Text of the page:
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Hi from the PacNW

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  • Hi from the PacNW

    Hi everyone. This forum is probably a bit technical for me as far as restoration skills, but I have found some great information while browsing through threads and doing searches for information I need, so thought I would join. I'm very creative in my restoration, so perhaps I can add something.

    My photo background has been primarily collecting pre-wwi sports photos. I have only attempted to restore the ones that were absolute disasters;e.g-cleaning horridly dirty albumens, 'saving' silver gels that were so warped and stained that they were barely collectible, soaking off albumen prints from mounts that were destroyed and replacing the mats. Really simple stuff. I've also conducted some albumen cdv and cabinet photo experiments to determine what forgers might be capable of (scarily enlightening stuff).

    I'm here now because I'm doing a 'history of photography' interactive display at a sports card show and, in preparation, have acquired my first dags and ambros. As is inevitable, some have issues I will post an example in another thread.

    Thanks for making this forum available!

  • #2
    Re: Hi from the PacNW

    Welcome Runscott. Sounds like you've got some interesting projects that you are passionate and knowledgeable about. That will make for good topics here - both for receiving and giving advice.
    If you get a chance, please make some of your work available online.

    --Shift Studio.


    • #3
      Re: Hi from the PacNW

      Thanks for the welcome!

      I would love to, and tried, but there are some limits on image size that make it difficult to show work effectively. I'll try again later today - perhaps it was user error

      Today I received a wonderful 'time capsule' of eight 1800's images. Among them were two 1/4 plate tintypes, images of two soldiers on each - same backdrop and one soldier appeared in both. The wonderful thing about these two tintypes is that one was in a half-case with no glass, while the other was protected by glass. In effect, you get to see a realistic 'before and after' of how a tintype ages in 130 years. I'll use these as my first image example. As they are colloidal, I was able to clean some residue off of the rough one. The other has a lot of dust on it, but is so minty I didn't want to mess with it. As a bonus, there was also a melanotype (stamped with 1856 patent) in the group - perfect for the show we are planning!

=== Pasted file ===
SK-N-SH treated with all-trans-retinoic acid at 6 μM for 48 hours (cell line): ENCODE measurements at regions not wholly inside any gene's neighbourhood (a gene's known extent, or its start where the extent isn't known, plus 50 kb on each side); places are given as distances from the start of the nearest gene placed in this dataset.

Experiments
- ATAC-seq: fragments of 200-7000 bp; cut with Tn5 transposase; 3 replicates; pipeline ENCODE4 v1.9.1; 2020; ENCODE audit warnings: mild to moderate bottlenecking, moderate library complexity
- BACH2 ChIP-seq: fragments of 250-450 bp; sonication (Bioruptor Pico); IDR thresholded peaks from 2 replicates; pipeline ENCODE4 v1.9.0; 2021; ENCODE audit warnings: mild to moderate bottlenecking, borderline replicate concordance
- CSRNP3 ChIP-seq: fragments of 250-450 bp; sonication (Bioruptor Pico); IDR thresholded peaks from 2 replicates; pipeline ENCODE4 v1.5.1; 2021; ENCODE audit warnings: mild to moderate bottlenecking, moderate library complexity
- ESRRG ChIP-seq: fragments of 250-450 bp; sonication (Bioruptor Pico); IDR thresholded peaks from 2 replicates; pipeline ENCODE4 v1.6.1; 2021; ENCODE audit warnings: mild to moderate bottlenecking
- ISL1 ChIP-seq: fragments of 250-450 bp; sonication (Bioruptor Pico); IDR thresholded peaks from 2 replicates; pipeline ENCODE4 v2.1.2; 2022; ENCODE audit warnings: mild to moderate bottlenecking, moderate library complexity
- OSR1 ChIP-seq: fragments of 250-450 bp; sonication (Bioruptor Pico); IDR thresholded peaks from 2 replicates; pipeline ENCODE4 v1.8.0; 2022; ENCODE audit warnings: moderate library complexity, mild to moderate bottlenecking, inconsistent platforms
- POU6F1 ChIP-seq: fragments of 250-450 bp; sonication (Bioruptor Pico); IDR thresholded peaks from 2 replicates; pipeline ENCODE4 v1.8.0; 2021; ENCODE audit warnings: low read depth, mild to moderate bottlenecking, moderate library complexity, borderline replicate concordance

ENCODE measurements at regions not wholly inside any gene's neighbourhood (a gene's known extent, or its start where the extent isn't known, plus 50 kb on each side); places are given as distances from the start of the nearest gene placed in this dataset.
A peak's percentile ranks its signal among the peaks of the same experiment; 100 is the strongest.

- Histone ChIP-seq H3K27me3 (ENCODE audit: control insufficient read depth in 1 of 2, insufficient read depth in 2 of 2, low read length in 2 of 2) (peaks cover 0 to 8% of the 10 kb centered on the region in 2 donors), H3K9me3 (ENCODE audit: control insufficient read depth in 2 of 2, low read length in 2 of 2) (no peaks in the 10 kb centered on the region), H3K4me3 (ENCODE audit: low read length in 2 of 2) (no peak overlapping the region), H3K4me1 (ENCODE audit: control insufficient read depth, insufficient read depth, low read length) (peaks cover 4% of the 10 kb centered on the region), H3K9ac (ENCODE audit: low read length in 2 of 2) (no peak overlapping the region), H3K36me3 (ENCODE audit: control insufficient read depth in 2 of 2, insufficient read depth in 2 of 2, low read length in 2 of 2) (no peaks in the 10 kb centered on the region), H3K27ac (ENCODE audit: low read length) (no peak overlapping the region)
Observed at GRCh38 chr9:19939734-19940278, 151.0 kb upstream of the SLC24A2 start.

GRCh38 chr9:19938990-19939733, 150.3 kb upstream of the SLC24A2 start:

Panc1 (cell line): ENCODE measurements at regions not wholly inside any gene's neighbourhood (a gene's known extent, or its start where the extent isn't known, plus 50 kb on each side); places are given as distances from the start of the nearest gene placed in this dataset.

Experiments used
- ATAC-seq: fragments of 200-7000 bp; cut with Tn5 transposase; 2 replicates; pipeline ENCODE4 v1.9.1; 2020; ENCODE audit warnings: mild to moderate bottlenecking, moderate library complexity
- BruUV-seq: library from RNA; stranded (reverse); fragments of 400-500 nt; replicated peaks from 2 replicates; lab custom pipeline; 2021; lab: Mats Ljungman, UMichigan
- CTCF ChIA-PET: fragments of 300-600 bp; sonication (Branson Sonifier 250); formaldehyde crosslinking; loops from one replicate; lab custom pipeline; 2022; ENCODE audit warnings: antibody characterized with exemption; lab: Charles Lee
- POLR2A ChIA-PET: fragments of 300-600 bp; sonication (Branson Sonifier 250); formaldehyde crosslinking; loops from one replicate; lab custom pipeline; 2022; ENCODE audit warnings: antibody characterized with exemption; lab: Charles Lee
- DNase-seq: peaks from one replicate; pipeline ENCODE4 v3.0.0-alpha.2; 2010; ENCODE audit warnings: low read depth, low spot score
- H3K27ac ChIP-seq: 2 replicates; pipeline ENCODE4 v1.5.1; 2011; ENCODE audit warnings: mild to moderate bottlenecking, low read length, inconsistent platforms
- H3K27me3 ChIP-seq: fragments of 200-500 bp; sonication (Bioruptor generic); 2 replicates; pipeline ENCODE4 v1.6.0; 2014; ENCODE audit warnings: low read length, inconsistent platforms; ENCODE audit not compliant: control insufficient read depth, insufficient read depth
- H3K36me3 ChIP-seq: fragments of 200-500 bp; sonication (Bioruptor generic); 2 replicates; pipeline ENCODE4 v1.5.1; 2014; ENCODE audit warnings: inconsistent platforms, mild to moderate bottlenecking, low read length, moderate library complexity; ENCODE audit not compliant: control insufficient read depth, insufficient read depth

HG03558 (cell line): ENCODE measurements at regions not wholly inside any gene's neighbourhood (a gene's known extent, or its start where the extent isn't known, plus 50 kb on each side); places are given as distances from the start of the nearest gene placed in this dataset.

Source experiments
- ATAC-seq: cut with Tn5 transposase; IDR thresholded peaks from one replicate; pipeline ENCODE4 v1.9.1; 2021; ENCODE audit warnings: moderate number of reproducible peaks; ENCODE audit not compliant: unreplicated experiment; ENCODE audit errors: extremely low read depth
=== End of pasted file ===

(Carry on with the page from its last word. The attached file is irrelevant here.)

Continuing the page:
• #4
        Re: Hi from the PacNW

        Hey Runscott.

        Sounds like you've got some real interesting pieces to work on!
        I don't know anything about restoration or older photographic print making either. There are a lot of people here that do though. It can take a while for posts to get answered so sometimes you just have to be patient

        To get images to 100kb or less, you can use Photoshop's Save for Web export feature. You need to strike a balance between acceptable compression and image size (number of pixels)

        50% quality is often acceptable - start there, then reduce image size to around 1000 px high. The corresponding image file size is shown in KB in the lower left corner.
        If you're under 100KB then you can increase the quality and/or increase the image dimensions. Generally stay less than 1000 px in height though, so browsers won't usually need to scale it to work with the display being used.

        Of course, if you want to display full-res versions, there are 1000s of image sharing options on the internet that you can link to.

        good luck.
        --shift studio.


        • #5
          Re: Hi from the PacNW

          Thanks for the information. I have several 'before and after' pieces I would like to document, so I'll figure out the appropriate place and use your recommendations to size them correctly. I won't be concerned about getting responses - I have no problem with a forum that is oriented toward people sharing information but not really discussing it. I need somewhere to organize what I'm doing, and a tiny chance of feedback is better than what I get by just storing it on my computer.


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